Wednesday, February 20, 2013

What to Read.... Winter Places, Winter Books


Winter Places, Winter Books

On the day of my December book signing here in town, it rained.  It was cold, it was grey, the type of weather that rules the day and places demands on sartorial choices.  High heels were passed over for wellies.  Lovely manicures were hidden inside woolen gloves.  One friend who knows a few of my peccadillos greeted me that day by saying, “I saw the weather this morning and thought... ah, a perfect Pamela day”.  
She was right, of course.  I do love grey and rainy days, and if the temperature drops as well, all the better.  Days like that are fun for me to ramble around it, as they cast a romantic spell on every ordinary street.  They drape each house with a nimbus of mystery, convert every glowing window to an augury.  Days like that work wonders on interiors as well, as everyone discovered at that rainy day book signing.  Ordinary nooks become cozy, everyday chairs take on the comfort of nests.  It’s the perfect weather for knitting, for baking, for napping.  It’s the perfect weather for reading!
So far this week, each morning has delivered grey skies - cold rain unceasing.
I have been doing a lot of reading in my cozy rooms.
(Edward has been doing a lot of napping up his his favourite chair.)

Here’s some winter places, some winter books.
With little stories included to influence your mood.
I hope you’re enjoying winter as much as I.
Just click on each book to see more.
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You’ve just seen the last guest off, closed the door on the cab and waved goodbye as it disappeared into the miasma of mist that is the only remnant of a rain that pelted the windows all during dinner.  More for atmosphere than necessity, you’d lit a fire in every room downstairs before they all arrived, but it turned out to be a balm to the evening.  Who knew it was going to turn so cold?  Dinner had been a success, though.  The drama of the weather served as a atmospheric soundtrack that seemed to coax the best stories, the most convivial conversations, out of everyone.  Even old Mrs. Lancer had a good time, though she’d never admit it tomorrow.  Leaving the dishes till morning, you pour yourself a small brandy and walk through the house switching off lights till you come to the sitting room.  The fire still flickers.   You glance at the stack of books beside the piano.  Oh why not stay up a little longer?  You’ll sleep in tomorrow.  As the fog thickens outside the window, you pick up the first book.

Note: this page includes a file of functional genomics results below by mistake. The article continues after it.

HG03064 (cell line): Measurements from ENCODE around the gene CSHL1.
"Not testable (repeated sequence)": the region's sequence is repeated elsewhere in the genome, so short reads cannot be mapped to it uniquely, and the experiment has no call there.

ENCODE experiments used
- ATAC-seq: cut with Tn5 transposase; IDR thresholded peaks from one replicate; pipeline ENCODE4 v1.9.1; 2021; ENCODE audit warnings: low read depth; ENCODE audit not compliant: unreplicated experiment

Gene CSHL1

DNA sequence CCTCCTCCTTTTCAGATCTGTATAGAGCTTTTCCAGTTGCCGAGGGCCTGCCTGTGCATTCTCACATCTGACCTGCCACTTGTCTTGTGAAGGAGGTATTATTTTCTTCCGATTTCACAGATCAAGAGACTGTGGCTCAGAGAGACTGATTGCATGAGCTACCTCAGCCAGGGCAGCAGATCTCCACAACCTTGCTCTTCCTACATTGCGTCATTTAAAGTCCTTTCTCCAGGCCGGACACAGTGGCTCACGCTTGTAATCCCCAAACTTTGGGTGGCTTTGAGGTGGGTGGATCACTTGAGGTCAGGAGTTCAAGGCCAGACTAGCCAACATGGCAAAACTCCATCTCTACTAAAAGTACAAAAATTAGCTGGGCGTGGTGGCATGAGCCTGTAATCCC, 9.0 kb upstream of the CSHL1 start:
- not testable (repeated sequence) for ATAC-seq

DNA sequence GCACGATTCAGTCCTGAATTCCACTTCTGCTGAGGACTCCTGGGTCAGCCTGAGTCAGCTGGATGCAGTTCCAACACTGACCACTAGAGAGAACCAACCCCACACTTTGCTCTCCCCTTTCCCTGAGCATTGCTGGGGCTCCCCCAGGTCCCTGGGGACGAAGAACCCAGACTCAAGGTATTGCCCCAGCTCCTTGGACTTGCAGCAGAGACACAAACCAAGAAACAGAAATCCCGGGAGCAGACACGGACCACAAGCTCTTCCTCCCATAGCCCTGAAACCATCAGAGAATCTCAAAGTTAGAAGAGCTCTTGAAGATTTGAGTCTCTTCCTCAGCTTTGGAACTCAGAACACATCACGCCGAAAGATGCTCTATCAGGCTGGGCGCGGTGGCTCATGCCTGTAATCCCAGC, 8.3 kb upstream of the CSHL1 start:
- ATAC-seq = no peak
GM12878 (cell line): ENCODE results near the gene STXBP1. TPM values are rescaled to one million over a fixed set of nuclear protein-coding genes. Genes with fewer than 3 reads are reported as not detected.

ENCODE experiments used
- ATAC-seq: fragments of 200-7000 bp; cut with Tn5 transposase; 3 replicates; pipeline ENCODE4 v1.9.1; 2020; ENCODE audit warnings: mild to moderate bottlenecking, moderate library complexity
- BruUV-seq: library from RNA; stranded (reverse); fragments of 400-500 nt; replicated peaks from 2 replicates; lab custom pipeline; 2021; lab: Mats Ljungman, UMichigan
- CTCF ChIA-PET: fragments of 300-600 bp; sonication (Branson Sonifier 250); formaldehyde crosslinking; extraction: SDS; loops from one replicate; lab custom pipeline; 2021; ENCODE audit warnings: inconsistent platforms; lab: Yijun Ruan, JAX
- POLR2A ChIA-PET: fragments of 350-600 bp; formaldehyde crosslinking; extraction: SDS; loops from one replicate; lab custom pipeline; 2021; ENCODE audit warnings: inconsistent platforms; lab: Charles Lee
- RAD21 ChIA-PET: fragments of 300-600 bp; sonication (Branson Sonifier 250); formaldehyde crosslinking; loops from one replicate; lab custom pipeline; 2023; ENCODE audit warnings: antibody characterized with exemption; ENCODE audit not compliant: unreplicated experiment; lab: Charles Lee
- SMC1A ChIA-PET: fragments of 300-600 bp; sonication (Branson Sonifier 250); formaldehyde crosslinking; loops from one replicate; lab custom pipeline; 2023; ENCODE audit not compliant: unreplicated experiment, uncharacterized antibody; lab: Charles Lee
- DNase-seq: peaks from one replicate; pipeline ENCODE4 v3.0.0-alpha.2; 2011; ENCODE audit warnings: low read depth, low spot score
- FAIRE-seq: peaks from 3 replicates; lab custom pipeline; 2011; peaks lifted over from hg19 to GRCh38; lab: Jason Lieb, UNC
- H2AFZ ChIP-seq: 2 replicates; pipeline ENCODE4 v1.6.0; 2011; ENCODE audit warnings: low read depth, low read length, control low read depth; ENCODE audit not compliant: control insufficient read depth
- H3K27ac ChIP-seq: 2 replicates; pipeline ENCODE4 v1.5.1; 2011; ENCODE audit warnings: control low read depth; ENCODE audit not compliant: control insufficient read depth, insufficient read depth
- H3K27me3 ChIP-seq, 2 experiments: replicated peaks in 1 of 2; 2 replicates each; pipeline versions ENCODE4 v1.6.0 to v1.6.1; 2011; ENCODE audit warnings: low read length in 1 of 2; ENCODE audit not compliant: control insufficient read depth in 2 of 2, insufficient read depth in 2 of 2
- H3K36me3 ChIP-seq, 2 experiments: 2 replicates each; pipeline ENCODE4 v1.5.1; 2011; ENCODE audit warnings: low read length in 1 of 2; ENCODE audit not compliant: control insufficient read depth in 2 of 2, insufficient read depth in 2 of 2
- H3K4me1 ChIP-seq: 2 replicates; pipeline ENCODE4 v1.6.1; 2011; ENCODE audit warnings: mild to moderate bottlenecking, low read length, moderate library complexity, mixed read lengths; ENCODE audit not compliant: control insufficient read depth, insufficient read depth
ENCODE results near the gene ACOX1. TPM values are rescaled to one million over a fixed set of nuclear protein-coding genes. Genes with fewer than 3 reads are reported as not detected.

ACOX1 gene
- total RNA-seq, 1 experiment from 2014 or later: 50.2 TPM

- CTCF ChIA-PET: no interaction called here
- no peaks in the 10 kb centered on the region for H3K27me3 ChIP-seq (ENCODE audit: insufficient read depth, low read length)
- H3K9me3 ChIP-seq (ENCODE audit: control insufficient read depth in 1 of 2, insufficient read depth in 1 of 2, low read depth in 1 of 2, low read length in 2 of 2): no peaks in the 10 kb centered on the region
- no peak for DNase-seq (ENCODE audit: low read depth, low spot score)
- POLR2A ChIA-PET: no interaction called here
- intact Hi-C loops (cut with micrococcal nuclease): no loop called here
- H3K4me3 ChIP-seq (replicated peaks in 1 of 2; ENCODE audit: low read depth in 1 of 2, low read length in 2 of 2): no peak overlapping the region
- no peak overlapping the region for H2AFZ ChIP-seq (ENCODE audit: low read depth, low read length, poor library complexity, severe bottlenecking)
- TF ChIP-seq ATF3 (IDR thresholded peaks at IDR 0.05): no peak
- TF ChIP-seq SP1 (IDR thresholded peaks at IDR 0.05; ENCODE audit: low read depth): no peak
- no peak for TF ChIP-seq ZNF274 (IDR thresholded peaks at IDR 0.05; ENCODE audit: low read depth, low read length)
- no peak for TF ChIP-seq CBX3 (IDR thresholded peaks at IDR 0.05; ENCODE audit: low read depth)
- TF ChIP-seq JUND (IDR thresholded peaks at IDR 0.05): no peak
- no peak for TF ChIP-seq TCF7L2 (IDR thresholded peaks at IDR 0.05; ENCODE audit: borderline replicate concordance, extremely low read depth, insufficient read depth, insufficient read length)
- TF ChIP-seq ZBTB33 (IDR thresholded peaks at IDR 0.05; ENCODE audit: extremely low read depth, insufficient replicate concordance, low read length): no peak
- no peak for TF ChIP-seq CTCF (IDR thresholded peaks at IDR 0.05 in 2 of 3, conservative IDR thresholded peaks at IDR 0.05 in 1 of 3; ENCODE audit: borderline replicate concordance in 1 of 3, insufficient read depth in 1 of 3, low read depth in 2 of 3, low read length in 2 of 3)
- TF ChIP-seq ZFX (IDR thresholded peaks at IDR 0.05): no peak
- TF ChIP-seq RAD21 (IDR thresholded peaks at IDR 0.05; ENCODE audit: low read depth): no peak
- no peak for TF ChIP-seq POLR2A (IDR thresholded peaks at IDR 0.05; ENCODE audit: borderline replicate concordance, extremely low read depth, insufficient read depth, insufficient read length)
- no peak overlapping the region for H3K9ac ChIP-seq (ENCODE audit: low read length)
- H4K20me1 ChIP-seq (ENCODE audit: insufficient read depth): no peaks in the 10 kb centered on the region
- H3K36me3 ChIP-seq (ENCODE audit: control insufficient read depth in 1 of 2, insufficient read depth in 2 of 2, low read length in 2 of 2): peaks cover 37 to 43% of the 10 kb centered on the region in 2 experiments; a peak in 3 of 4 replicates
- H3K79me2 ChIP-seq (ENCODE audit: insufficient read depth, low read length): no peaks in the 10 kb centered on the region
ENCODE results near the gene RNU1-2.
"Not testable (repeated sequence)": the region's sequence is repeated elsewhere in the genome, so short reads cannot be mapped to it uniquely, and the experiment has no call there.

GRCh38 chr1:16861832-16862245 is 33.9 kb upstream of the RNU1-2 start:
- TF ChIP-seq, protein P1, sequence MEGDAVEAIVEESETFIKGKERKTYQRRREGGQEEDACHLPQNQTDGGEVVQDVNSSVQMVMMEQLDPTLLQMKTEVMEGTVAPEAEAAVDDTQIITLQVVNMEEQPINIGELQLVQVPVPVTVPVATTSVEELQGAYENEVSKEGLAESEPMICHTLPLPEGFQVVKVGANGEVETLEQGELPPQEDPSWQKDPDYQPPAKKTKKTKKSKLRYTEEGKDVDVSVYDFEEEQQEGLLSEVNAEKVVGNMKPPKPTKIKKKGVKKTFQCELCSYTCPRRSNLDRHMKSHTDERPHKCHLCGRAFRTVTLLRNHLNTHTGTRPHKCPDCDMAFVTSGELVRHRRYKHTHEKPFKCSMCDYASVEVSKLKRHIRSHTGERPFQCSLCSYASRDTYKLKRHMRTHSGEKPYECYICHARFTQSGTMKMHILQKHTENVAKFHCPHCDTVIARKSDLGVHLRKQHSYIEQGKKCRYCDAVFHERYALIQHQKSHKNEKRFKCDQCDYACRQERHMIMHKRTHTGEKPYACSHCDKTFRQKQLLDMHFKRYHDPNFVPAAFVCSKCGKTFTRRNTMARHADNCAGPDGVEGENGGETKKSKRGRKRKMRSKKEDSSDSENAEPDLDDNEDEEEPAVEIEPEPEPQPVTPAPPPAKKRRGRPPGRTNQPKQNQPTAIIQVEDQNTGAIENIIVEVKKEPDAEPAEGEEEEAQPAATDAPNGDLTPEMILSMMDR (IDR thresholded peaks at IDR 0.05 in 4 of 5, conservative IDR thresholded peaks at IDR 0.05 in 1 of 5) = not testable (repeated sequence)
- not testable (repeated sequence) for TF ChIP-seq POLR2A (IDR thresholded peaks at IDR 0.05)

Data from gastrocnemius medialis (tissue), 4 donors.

The All of It
 by Jeannette Haien
One of the wonderful things about Parnassus Books in Nashville, Tennessee is the gentle enthusiasm of its employees.   Readers all, they possess both impeccable taste and an uncanny ability to recommend the perfect book for each customer they speak with.  So it was that on my last visit, I left with The All of It in my shopping bag.  
The All of It was written by Jeannette Haien who spent most of her life as a concert pianist.  This was her first book, published when she was in her sixties, a time when wisdom and ability coincide in extraordinary ways.  Deceptively short (you can read it in one sitting if you choose, though so pleasurable a read, you might prefer to stretch it out longer. I did.), it carries a weight of beauty untapped by most books of longer length.  Chapter One starts with a fly-fishing priest, standing in the rain, casting his line over and over as he considers the knowledge that came to him the day before at the deathbed of a parishioner. You won’t soon forget this one.

The Liar’s Club
by Mary Karr
There are great writers all over the place, really.  But some of them possess not only the ability to tell a great story, but to do so in a language oddly unique.  Mary Karr is such a writer.  The Liar’s Club is the first book in her autobiographical trilogy and it is incredibly entertaining even, or especially, when it is covering material jaw-droppingly raw.  Written with the love and acceptance only earned through forgiveness, The Liar’s Club pulls back the curtain on a Texas childhood and leaves us with much to think about and admire.  I highly recommend it.

The French Dog
 by Rachael Hale
Just look at that cover.
All I need to say is that there are many, many more photographs
 every bit as charming as this inside.  Plus the stories behind each.
Nope, I don’t need to say more.

*********************************